Wednesday, May 11, 2011

White House Pitches National Cyber Security Plan

The Obama Administration outlined a national cybersecurity legislative proposal aimed building a public/private partnership in securing critical infrastructure while protecting civil liberties and privacy. The proposal seeks to provide the government with better tools to detect and prevent cyber attacks on federal networks, power grids, water systems, and other critical "wired" systems.

Under the proposal, the Department of Homeland Security (DHS) will implement intrusion detection and prevention systems to address such attacks. It would also establish a framework for protecting privacy and civil liberties by requiring new oversight, reporting requirements, and annual certification to ensure that cybersecurity technologies are used for their intended purpose and nothing more.

Some specifics of the plan:

National Data Breach Reporting. There would be a national law that requiring businesses to notify consumers when a data breach occurs with the potential for identity theft. The national law would supersede the 47 different state laws currently in effect.

Penalties for Computer Criminals. The proposal would apply the Racketeering Influenced and Corrupt Organizations Act (RICO) to cyber crimes, providing stronger measures against criminal organizations involved in cyber attacks.

Voluntary Government Assistance to Industry, States, and Local Government. Clarifies the assistance that DHS can provide to other government agencies and businesses that are under cyber attack.

Voluntary Information Sharing by Industry, States and Local Government. Provides immunity to industry, states and local governments when sharing cybersecurity information with DHS.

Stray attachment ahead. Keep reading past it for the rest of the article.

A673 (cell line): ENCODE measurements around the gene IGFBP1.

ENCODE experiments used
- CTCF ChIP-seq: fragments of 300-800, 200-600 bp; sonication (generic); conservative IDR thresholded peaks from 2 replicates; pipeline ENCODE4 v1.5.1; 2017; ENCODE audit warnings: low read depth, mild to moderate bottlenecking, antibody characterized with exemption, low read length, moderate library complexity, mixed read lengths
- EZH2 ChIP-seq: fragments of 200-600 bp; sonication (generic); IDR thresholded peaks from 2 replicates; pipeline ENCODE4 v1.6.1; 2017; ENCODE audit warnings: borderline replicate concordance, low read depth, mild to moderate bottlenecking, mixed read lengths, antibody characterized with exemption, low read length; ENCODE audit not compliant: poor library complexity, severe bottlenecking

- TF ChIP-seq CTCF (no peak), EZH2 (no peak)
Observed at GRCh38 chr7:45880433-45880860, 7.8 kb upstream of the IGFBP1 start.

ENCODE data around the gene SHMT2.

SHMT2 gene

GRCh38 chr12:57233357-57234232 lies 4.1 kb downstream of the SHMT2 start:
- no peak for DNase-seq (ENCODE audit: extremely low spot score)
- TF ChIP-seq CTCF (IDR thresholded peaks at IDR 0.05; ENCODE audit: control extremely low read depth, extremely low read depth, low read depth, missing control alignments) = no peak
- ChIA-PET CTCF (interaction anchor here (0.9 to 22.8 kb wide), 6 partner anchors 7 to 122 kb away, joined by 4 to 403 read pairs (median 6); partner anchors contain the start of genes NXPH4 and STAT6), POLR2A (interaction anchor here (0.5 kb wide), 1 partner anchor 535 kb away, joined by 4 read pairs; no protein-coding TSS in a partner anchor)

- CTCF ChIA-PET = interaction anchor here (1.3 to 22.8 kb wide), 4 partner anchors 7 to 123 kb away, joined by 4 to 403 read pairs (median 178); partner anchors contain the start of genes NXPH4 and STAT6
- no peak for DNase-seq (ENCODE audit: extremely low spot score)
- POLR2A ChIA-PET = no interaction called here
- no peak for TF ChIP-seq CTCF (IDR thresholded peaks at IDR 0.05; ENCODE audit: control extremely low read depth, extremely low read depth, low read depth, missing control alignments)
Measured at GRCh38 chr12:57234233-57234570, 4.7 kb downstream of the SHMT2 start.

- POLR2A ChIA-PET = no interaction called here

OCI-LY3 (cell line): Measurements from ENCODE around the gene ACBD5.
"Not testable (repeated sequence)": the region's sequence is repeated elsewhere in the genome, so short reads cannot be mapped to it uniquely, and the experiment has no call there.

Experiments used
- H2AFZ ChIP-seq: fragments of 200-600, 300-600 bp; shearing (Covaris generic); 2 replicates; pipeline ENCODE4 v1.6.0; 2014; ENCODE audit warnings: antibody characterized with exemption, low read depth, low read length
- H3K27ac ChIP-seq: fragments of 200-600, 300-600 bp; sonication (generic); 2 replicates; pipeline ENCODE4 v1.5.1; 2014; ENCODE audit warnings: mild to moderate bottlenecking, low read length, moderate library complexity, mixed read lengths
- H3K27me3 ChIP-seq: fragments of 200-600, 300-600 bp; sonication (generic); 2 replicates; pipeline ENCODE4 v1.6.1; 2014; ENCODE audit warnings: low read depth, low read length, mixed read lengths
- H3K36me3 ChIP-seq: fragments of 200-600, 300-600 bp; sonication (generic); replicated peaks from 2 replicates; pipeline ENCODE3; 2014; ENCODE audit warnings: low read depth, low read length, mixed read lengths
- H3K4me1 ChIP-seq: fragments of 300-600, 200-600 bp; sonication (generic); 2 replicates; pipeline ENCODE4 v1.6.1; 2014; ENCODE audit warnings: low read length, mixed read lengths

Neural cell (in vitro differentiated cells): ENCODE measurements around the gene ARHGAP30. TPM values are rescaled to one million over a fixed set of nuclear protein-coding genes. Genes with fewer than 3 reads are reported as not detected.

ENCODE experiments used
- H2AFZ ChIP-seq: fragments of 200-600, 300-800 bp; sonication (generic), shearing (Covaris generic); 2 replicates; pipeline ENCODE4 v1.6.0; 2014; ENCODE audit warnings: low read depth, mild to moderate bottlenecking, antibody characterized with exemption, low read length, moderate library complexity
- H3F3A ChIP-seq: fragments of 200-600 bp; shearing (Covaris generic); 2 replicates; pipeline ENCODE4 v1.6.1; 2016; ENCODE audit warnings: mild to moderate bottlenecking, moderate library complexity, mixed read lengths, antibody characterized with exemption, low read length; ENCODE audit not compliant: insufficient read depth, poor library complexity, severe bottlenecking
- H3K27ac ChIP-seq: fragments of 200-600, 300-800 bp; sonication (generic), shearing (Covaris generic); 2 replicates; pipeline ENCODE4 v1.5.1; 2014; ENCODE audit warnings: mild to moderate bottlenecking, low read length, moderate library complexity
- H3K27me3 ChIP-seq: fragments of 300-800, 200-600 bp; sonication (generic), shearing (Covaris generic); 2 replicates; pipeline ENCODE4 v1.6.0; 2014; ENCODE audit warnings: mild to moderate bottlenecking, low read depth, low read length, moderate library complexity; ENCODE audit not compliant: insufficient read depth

Critical Infrastructure Cybersecurity Plans. Requires DHS to work with industry to identify the core critical-infrastructure operators and to prioritize the most important cyber threats and vulnerabilities for those operators. Critical infrastructure operators would develop their own frameworks for addressing cyber threats. Then, each critical-infrastructure operator would have a third-party, commercial auditor assess its cybersecurity risk mitigation plans. Operators who are already required to report to the Security and Exchange Commission would also have to certify that their plans are sufficient.

DHS Authority. The proposal makes permanent DHS's authority to oversee intrusion prevention systems for all Federal Executive Branch civilian computers. Internet Service Providers (ISPs) implement these systems on behalf of DHS, blocking attacks against government computers. The Attorney General currently reviews and provides immunity for those ISPs, as necessary, to provide that service, and the proposal streamlines that process.

Data Centers. The proposal prevents states from requiring companies to build their data centers in that state for delivering cloud services to the government, except where expressly authorized by federal law.http://